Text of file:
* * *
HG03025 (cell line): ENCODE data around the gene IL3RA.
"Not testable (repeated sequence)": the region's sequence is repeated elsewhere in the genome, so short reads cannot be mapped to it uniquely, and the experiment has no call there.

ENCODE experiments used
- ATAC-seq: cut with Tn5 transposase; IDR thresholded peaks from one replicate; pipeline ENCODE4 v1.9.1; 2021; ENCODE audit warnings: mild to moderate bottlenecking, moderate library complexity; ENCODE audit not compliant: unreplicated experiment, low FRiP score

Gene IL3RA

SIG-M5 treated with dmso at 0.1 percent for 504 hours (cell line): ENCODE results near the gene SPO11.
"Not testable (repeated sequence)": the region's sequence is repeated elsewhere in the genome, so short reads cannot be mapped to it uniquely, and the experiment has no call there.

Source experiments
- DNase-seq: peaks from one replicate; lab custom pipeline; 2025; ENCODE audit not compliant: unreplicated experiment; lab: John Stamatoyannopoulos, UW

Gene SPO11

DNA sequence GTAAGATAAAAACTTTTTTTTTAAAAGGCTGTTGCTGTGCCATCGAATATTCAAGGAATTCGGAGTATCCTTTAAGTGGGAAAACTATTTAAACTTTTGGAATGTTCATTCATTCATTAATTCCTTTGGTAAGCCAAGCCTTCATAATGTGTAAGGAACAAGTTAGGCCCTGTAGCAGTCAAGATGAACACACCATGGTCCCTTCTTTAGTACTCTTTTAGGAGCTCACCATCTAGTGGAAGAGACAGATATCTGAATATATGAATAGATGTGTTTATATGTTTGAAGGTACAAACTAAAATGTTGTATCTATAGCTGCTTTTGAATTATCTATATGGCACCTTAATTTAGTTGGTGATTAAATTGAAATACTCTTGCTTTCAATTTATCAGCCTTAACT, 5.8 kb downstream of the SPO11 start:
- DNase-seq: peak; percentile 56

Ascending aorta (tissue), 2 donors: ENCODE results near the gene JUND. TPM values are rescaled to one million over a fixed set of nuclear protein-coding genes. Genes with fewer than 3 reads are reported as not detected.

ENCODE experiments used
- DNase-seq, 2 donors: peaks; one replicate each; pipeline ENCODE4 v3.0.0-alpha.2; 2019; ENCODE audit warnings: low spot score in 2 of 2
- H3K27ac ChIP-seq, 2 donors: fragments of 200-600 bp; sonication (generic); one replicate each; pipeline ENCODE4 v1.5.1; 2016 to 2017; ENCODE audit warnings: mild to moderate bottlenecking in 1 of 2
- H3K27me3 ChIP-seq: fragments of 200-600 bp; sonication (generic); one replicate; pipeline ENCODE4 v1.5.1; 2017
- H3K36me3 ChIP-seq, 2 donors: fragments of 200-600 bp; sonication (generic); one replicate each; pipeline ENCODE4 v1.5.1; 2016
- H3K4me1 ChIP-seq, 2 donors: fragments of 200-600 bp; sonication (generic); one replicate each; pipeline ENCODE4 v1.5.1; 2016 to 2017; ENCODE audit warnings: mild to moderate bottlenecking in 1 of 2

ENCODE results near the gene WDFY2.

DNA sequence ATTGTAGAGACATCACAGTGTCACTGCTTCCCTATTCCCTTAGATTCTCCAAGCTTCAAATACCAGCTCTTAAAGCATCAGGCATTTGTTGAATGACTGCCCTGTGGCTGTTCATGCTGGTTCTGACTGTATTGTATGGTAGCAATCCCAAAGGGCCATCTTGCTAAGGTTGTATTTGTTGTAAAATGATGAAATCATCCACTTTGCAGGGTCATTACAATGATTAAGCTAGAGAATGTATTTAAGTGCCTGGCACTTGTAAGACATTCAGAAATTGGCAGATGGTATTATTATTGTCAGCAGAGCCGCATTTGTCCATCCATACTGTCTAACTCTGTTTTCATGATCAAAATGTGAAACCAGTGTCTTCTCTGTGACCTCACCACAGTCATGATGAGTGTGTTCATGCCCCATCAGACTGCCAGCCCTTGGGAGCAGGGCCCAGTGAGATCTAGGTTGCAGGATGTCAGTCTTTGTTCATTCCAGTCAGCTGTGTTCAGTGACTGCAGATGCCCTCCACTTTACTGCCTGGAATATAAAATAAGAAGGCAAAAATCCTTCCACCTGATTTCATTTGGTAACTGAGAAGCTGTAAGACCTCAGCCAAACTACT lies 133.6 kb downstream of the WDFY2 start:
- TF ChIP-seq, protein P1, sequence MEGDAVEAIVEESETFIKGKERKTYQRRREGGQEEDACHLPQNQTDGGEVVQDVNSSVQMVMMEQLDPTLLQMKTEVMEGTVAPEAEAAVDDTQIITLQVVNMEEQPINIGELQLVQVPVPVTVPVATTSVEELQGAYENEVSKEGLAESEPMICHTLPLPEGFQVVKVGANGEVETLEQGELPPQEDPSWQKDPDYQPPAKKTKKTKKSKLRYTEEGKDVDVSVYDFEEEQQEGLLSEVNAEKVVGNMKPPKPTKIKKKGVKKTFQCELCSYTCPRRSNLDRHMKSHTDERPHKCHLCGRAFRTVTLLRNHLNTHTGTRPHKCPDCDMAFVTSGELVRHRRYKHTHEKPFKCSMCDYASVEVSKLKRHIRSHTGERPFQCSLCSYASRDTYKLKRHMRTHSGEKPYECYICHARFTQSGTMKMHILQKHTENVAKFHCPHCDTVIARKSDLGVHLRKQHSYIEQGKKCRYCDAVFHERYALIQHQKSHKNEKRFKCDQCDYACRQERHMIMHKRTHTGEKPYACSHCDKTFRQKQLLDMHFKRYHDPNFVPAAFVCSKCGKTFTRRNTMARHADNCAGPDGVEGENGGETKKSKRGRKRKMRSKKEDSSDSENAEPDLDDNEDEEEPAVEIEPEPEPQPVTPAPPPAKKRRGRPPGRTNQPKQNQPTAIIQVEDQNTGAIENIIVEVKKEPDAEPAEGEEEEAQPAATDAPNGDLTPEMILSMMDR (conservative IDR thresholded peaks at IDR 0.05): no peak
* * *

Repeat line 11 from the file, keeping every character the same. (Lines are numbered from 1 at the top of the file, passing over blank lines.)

DNA sequence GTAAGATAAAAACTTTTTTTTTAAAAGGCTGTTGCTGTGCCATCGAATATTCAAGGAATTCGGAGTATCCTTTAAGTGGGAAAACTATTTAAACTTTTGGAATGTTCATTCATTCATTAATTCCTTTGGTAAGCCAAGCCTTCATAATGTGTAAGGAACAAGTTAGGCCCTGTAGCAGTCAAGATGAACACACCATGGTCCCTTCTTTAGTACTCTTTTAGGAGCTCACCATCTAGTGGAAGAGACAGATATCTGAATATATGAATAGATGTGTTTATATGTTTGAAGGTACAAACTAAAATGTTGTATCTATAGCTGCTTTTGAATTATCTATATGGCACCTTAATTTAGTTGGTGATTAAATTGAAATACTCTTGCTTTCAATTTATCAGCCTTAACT, 5.8 kb downstream of the SPO11 start: